Friday, October 28, 2011

Jesus, Joel Osteen, and Partying with Prostitutes and Homosexuals: A Response to Michael J. Kimpan

Well…if there is one thing Michael J. Kimpan and I can agree on, it’s our disdain for country music.

I just can’t get with it.

When I was in junior high school, some of my friends were listening to country music, and in an attempt to fit in, I gave it a shot…one shot. Thankfully, soon after, I discovered rock music and have never looked back.

So, see, we can agree on some things.

Actually, it appears that we can also agree on Joel Osteen, in that I also don’t foresee any of his books climbing to the top of my list of “must-reads”.

However, in agreement with Mohler, I must admit there appears to be some level of disconnect between Osteen’s answers (which, from the interviews I’ve seen, is pretty typical), namely he cannot perform a same-sex wedding ceremony because he believes homosexuality to be sin, and yet he could attend such an event, thereby giving both his acknowledgment of and approval to such an event

Based on Mohler’s response, Michael, whose post made Red Letter Christians syndication, posits the following question: “i wonder what mohler thinks of the fact that jesus frequented house parties thrown by prostitutes?”

In my opinion, there is also a disconnect within Michael’s thinking regarding attending/performing a homosexual wedding ceremony and frequenting house parties thrown by prostitutes. Michael continues:

i’m pretty sure jesus didn’t endorse men and women using and selling each other’s bodies for sex. yet there he was, sitting, eating, talking and drinking with them. and the pharisees saw that as an endorsement of their behavior. i can hear them now: ‘that’s moral and theological nonsense. ministerial malpractice.’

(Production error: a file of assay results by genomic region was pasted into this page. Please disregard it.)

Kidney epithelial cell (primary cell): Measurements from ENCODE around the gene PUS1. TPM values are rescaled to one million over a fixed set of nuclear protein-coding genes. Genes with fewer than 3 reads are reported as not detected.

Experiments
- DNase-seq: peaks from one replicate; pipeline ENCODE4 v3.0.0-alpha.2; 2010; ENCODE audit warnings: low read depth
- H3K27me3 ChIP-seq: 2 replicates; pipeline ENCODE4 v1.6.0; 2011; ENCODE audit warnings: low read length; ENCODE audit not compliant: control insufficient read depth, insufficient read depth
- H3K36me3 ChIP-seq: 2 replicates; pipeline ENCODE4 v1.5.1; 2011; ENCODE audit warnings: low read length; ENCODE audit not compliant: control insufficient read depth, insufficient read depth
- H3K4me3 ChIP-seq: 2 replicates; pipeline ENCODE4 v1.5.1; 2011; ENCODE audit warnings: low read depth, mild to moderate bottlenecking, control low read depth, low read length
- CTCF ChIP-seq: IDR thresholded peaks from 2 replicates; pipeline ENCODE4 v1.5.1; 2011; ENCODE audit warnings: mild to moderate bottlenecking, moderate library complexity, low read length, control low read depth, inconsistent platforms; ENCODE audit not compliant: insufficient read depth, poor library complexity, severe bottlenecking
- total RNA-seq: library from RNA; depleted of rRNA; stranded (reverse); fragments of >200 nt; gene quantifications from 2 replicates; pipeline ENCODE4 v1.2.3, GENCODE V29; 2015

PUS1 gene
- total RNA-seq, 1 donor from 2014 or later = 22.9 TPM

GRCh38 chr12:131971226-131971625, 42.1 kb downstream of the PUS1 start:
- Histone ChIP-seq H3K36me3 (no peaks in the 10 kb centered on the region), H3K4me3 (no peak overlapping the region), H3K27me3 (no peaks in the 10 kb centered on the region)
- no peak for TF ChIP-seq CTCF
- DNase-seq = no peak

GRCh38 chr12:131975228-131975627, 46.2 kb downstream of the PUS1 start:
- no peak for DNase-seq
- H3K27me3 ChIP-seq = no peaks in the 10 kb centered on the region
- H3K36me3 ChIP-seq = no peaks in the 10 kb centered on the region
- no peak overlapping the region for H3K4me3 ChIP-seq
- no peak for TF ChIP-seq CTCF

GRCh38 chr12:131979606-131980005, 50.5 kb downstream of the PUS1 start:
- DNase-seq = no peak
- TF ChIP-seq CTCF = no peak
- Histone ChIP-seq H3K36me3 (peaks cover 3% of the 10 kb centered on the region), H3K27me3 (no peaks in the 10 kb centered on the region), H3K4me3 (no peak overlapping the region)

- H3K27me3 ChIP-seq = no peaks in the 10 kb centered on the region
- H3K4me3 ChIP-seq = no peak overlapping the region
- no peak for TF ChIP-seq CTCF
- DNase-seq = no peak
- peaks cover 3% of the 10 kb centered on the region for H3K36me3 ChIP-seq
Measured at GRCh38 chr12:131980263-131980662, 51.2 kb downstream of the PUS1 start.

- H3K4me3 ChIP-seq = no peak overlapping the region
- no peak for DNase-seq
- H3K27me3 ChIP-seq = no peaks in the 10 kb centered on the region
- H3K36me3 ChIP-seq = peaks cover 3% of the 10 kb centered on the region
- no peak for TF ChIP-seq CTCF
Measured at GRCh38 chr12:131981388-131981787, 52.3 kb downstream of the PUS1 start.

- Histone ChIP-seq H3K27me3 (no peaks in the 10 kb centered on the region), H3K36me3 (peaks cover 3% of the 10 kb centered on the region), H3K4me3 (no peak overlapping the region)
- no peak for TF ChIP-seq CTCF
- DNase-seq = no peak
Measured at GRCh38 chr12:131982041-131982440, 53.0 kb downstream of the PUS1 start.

These statements need dissecting…

First, to be sure, Michael and I are in agreement that Jesus did not endorse men and women using and selling each other’s bodies for sex. No argument there.

Second, Michael and I are also in agreement that Jesus sat, ate, talked, and drank with sinners. We cannot get around that, whether we want to or not (Matt. 9:11; 11:19; Mark 2:16; Luke 5:30). However, we don’t know, precisely, his level of interaction with prostitutes, that is, we don’t know if he attended their “house parties” (Matt. 21:31-32). But, for the sake of argument, let’s say he did sit, eat, talk, and drink with prostitutes in their own homes. Does this necessarily equate with attending/performing a homosexual wedding ceremony? My contention is that it is not equivalent.

Here’s why…

If we are going to insist that the only true way to love a homosexual well (and, therefore, point them either overtly or covertly to Christ) is to attend/perform a homosexual wedding ceremony (even though we might consider homosexuality to be sin), then this would seem to equate that, in order to truly love sinners well, Jesus should have gone with, celebrated with, and congratulated prostitutes as they sold their bodies and publicans as they stole from people…All the while saying, “Look, I know what you are doing is sinful, but I love you, so I want to be here and support you in this”.


To me, at least, that’s a non sequitur.

Again, remember that even Michael intimates that “jesus didn’t endorse men and women using and selling each other’s bodies for sex”.

So, instead of insisting that we must attend/perform a homosexual wedding in order to truly demonstrate our love to the individual, perhaps we should be willing to stand for what we believe is biblical whilst also loving the sinner (Luke 14:26), for we do not see evidence of Jesus endorsing the behavior of prostitutes and tax collectors (and in fact, he called them sick [Matt. 9:12]) and, yet, we still see that they loved Jesus, believed Jesus, and followed Jesus.